9.5 The risk performers take in the face of criticism


Mitsuko Uchida has said, ‘You have to risk your life on stage’.[1] I’m sorry to contradict such a rewarding musician; but one risks her life leaving a cellar in Sarajevo or Sanaa in search of water, not playing Mozart in Salzburg: that isn’t even ‘Grand Piano’; though sometimes one senses that critics would like it to be. That said, relative to most western cultural activities, performing WCM is personally fraught with risk to reputation and psychological health. It’s an unpleasant fact that if you play or sing even a moment in a well-known score fractionally louder or quieter, or longer or shorter, or earlier or later, or with more or less vibrato or portamento than the current norm, you risk being labelled a narcissist, egocentric, self-indulgent, preening, vain, irritating, tiresome, distracting, unbearable, intrusive, meddling, gratuitous, wilful, unspontaneous, excessive, capricious, idiosyncratic, personal[!], odd, strange, eccentric, exaggerated, extreme, aggressive, fussy, finicky, sentimental, romantic, theatrical, vulgar, cheap, emasculated, effeminate, affected, arch, mincing, unseemly, or unwanted. (Gramophone, passim)

This is the language of intolerance. If audiences and readerships are happy with this then it tells us things we might rather not know about the kinds of people WCM serves at the moment. Is this really who we are? Small (1998) thought so, though perhaps without realising quite how far it went.

I hope we are better than this: if we’re not yet, then we can be. And heaven knows, WCM performers deserve very much better in return for the huge skill and artistry that they’ve spent so long acquiring on our behalf. Reviewers surely owe it to performers to think more self-critically about what they write. In saying this I am acutely aware of hypocrisy, both because of the highly critical tone I’m taking in this book, and because of reviews I’ve written myself in the past.[2] For the reviews I can only apologise again. For the book, I think this is so serious a problem that a mild response won’t make the smallest dent in the status quo. Because of what’s at stake, we really need to take a stronger stand than is compatible with nice manners.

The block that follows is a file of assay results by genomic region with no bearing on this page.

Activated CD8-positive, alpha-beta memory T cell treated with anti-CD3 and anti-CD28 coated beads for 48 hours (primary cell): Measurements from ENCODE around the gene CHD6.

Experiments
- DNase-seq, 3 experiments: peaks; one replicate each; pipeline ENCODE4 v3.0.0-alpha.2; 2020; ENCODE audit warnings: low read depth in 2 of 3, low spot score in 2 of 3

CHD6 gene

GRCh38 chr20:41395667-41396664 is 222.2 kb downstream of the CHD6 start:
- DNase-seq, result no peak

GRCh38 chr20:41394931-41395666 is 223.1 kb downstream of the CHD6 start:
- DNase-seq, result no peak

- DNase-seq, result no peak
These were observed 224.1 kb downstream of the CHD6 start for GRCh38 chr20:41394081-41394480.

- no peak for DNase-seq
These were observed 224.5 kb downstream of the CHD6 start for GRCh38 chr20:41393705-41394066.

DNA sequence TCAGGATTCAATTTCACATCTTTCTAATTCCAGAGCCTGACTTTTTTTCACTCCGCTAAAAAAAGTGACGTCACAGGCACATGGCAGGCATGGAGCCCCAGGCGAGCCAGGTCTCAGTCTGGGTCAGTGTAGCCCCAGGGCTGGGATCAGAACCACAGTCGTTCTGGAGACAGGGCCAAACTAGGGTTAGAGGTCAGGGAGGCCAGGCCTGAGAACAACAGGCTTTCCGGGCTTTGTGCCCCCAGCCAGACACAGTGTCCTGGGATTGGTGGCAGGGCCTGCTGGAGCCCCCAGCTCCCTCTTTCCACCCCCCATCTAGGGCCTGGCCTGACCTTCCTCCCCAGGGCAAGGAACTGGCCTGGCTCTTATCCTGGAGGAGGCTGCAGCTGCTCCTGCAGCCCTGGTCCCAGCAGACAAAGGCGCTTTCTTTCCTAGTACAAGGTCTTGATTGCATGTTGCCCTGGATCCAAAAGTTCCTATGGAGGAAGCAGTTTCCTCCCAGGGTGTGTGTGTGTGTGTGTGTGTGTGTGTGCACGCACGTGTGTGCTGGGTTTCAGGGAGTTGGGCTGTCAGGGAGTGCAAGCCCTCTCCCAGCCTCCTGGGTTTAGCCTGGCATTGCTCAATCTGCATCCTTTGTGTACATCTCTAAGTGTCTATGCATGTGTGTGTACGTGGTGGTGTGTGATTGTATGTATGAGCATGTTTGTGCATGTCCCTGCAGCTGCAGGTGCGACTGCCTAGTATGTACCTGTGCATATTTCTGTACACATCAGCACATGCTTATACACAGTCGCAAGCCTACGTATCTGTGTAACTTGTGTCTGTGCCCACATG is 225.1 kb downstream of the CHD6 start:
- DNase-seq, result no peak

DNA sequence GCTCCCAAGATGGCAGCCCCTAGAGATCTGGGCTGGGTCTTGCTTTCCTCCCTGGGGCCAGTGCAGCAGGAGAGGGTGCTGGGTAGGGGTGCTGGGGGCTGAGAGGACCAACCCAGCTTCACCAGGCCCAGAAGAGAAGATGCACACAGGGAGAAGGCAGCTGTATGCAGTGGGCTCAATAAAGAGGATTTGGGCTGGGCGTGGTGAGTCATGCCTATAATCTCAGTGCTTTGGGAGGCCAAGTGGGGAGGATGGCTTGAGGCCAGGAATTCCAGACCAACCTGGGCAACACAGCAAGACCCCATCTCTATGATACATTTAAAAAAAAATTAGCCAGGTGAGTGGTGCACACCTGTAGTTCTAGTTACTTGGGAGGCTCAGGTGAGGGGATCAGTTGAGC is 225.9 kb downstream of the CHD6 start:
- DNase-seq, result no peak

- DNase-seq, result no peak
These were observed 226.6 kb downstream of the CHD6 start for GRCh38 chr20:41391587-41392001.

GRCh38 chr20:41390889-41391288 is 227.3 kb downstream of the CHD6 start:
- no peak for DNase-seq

My case is that musicians would be healthier, happier, and WCM more widely enjoyed and better rewarded—and, within WCM, what could be more important aims than these?—if there were more of the non-normative performances that critics spend too much of their lives trying to prevent.


Continue to 9.6 ‘The lack of intellectual debate about WCM

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[1] Interview with Fiona Maddocks, The Guardian, 4 December 2018.

[2] I’ve apologised for some of my youthful intemperance in Leech-Wilkinson, Daniel. 2002. The Modern Invention of Medieval Music (Cambridge University Press), and also in Leech-Wilkinson (2020), Moral Judgement…, where I have to show myself having done exactly what I criticise.

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